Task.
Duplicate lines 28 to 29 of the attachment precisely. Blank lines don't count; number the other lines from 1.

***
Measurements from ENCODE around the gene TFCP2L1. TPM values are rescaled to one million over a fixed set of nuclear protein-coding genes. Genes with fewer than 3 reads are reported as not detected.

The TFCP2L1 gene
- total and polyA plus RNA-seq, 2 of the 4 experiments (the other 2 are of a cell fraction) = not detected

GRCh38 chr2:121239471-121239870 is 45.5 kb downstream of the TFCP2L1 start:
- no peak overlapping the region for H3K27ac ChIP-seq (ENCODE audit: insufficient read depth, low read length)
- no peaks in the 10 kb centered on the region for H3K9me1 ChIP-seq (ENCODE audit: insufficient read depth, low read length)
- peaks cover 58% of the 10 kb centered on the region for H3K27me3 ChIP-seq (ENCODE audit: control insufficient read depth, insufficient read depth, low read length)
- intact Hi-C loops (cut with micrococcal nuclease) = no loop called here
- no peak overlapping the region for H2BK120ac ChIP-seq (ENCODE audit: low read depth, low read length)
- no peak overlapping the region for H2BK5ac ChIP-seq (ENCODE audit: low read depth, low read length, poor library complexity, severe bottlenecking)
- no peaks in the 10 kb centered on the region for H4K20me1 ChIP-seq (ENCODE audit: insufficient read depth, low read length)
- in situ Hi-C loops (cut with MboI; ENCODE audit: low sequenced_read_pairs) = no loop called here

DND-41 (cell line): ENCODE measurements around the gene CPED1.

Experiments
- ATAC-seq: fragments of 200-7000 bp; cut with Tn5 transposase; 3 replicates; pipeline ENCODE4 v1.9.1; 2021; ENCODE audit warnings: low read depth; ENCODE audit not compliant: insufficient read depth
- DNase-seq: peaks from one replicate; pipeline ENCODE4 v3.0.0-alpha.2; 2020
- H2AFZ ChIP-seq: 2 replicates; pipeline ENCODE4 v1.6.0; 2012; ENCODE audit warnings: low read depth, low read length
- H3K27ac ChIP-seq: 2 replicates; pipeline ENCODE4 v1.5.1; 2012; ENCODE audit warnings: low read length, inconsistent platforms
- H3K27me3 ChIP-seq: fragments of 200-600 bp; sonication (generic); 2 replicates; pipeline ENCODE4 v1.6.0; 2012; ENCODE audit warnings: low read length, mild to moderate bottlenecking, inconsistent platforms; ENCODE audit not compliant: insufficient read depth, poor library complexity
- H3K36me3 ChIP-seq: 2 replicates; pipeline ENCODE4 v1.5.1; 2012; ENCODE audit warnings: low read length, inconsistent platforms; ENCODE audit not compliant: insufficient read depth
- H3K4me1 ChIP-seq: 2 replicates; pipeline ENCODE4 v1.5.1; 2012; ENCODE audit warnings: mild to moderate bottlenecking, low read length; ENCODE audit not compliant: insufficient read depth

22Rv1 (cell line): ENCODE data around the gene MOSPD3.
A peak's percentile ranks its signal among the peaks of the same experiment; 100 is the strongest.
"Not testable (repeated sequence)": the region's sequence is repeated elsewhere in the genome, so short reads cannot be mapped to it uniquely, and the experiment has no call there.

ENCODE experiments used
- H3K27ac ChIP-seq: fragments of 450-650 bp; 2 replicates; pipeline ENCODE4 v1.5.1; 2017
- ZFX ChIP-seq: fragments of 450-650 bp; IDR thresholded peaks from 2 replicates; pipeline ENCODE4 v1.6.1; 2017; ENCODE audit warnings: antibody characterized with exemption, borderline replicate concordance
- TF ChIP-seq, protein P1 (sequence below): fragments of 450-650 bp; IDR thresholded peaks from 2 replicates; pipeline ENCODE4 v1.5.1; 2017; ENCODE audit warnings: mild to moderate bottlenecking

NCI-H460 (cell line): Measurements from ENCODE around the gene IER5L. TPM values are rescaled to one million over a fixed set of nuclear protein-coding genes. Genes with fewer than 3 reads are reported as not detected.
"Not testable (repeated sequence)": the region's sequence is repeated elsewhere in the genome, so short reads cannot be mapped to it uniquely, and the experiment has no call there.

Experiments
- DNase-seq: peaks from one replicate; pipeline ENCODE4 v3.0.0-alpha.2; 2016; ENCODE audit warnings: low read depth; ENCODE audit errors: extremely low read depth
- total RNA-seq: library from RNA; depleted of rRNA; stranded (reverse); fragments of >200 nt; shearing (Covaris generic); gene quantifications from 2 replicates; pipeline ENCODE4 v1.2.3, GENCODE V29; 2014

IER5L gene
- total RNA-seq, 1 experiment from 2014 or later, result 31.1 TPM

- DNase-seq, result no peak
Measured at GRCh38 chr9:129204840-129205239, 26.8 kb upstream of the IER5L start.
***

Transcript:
- TF ChIP-seq, protein P1 (sequence below): fragments of 450-650 bp; IDR thresholded peaks from 2 replicates; pipeline ENCODE4 v1.5.1; 2017; ENCODE audit warnings: mild to moderate bottlenecking

NCI-H460 (cell line): Measurements from ENCODE around the gene IER5L. TPM values are rescaled to one million over a fixed set of nuclear protein-coding genes. Genes with fewer than 3 reads are reported as not detected.